WASHINGTON — The position of principal Department of Defense space adviser is officially dead, with Air Force Secretary Heather Wilson having vacated the role this month. What comes next is still up in the air, as the Pentagon is still undecided on how to oversee space policy and modernization and who is best equipped to handle those issues.
The 2018 defense authorization bill signed by President Donald Trump on Dec. 12 terminated the PDSA role customarily held by the Air Force’s civilian head, giving a 30-day grace period for Wilson to wrap up her responsibilities and for Deputy Defense Secretary Patrick Shanahan to figure out who would step in and take over.
But that deadline has come and gone without a successor being named, leaving the Pentagon with a space leadership gap and an uncertain future for the PDSA office.
“I think ultimately, you need someone who has control over both requirements and money. That’s the only way I think you’re going to enable a more cohesive and agile approach to national security space,” said Brian Weeden, director of program planning for space policy thinktank Secure World Foundation and a former Air Force officer working in space situational awareness.
Todd Harrison, a space and budget expert with the Center for Strategic and International Studies, said the PDSA position could go unfilled “for a while” without any real negative effects, in part because the role was designed to be weak. The PDSA was responsible with coordinating space activities and programs across the military services, but had no budget authority.
“Worst case, [the new position] ends up just being a placeholder until Congress creates a Space Corps,” he said. “Best case... [DoD] could turn this around and say, ‘You know what, we recognize that there are issues here that weren’t being handled as well as they could have been in the past. We’re going to take the bull by the horns and get control of what’s going on here and wrestle out some of these problems.’
“And if they put a strong person in that position and give him the full backing of the deputy secretary and the secretary himself, tell him to go fix what’s wrong and back off that person, they could make a lot of headway here.”
Shanahan has said it’s possible that responsibilities formerly performed by the PDSA could be passed to Mike Griffin, the former NASA administrator who is currently nominated for the new undersecretary of research and engineering (R&E) position. Griffin could be pressed on matters related to space during his Thursday confirmation hearing, when he will testify in front of the Senate Armed Services Committee.
If confirmed, Griffin would be the most logical choice to take over the PDSA role, Weeden and Harrison said.
However, it’s difficult to say whether R&E has the authorities needed to make broad change to the whole of the national security space enterprise, Weeden argued, noting that the intelligence community has largely been left out of the space reorganization debate. The National Reconnaissance Office, for instance, oversees about half of all national security space assets.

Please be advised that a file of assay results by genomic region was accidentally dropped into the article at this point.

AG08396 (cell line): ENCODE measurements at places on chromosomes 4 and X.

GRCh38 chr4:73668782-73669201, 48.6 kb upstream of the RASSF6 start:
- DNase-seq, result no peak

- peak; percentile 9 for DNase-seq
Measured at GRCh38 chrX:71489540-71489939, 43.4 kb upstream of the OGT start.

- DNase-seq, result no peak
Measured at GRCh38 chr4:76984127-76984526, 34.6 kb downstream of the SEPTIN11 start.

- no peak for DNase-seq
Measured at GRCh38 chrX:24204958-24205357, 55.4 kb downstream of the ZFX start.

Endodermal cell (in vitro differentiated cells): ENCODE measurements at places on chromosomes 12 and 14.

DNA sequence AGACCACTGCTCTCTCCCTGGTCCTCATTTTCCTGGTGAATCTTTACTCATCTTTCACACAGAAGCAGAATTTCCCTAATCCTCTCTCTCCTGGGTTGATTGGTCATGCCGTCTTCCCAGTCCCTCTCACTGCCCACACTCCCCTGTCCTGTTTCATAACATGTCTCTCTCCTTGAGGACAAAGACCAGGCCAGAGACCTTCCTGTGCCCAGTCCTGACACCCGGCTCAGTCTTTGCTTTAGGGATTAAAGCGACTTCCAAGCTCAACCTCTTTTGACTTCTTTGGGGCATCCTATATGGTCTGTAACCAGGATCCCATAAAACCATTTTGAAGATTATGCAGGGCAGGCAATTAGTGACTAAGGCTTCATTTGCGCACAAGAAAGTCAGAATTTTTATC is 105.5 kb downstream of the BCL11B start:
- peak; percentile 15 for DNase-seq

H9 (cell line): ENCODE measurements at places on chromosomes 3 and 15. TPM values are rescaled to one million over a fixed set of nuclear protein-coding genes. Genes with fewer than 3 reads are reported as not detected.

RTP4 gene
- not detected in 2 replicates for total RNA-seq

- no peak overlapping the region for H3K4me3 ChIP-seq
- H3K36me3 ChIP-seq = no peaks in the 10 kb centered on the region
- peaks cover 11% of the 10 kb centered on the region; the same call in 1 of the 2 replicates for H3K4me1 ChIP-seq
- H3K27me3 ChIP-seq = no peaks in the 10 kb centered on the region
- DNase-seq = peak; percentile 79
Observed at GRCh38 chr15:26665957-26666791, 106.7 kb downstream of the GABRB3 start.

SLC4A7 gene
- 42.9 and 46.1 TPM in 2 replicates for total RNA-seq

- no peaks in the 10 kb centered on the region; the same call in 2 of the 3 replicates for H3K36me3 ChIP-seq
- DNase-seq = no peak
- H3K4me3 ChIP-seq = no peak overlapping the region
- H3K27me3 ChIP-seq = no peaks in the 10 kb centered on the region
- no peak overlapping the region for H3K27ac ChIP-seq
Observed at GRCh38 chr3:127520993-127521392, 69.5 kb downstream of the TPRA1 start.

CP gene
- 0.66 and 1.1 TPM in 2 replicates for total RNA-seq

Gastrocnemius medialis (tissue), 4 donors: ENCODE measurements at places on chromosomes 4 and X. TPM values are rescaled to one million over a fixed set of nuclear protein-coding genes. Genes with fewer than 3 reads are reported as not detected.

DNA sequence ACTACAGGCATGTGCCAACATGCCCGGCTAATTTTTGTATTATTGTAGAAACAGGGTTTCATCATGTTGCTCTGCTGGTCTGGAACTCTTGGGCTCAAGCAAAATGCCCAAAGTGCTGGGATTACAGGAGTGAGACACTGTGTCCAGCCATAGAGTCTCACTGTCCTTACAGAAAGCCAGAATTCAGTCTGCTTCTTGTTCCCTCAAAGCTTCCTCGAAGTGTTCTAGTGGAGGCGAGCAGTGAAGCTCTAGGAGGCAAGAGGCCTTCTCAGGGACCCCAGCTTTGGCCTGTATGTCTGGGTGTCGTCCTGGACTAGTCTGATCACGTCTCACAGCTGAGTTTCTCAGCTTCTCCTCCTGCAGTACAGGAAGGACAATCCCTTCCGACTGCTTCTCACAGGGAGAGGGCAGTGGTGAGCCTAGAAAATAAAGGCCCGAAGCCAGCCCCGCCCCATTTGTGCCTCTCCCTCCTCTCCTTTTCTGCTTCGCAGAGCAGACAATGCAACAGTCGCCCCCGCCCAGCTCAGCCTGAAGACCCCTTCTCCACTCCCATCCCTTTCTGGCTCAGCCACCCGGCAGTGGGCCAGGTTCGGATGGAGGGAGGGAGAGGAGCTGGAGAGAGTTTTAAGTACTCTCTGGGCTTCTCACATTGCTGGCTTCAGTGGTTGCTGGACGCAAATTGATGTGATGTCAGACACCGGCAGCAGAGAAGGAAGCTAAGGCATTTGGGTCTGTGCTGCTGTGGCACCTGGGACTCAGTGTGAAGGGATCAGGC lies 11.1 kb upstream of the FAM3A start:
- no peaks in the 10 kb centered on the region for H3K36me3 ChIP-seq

“I think the big question is whether we’re talking about authority over just Air Force space activities, or national security space writ large. So far, much of the debate seems to have focused on just the Air Force,” he said.
Harrison said that the new advisory position could be strengthened simply by virtue of being placed under the office of the secretary of defense rather than one of the military services.
“There’s an inherent conflict of interest. The secretary of the Air Force has to be fighting for more than just space, and it’s hard to distinguish when you’re in dual roles like that … and space programs are competing for resources with air programs.”
Another major question is what happens to the PDSA staff directorate, which was established in 2015 to support the then-newly-created space adviser position.
While at least some of those employees could be transferred to support the new adviser, there are congressionally-mandated limits on how many civilian and military personnel can be assigned to the Pentagon. That means that there can be no growth in staff, which could be a problem if employees working for the PDSA directorate also need to be maintained on their respective services’ space policy teams.
Changes to the makeup of the PDSA office might not be an issue, at least in the eyes of Congress, Harrison said.
“It’s probably not going to make some members of Congress very happy if you literally just move the office with all of the same people. They probably want to see some change,” he said.
But between the changes to the PDSA directorate and Congress’ termination of the service’s headquarters space directorate or A11, the Air Force will certainly have to do some reshuffling of its Pentagon-based space billets.
“Right now all those people — and everyone at A11 — have no home, and possibly no job,” Weeden said.
The Air Force was in the process of standing up the A11 office inside the Pentagon, with Maj. Gen. David Thompson nominated for the deputy chief of staff for space operations and a number of billets set aside as staff.
On Tuesday, the service confirmed that the A11 office had been disbanded. Instead, it hopes to create the position of vice commander of Air Force Space Command, which would be based at the Pentagon instead of AFSC’s headquarters at Peterson Air Force Base, Colo.
“Individual personnel who were identified to form the initial cadre of the A11 will be realigned as part of the restructure and are in the process of being finalized,” an Air Force spokesman said in a statement. “Regardless of the organizational structure, the Air Force will continue to integrate, elevate and normalize space operations in order to ensure we can deter and, if necessary, prevail in a war that extends to space.”
Aaron Mehta in Washington contributed to this story.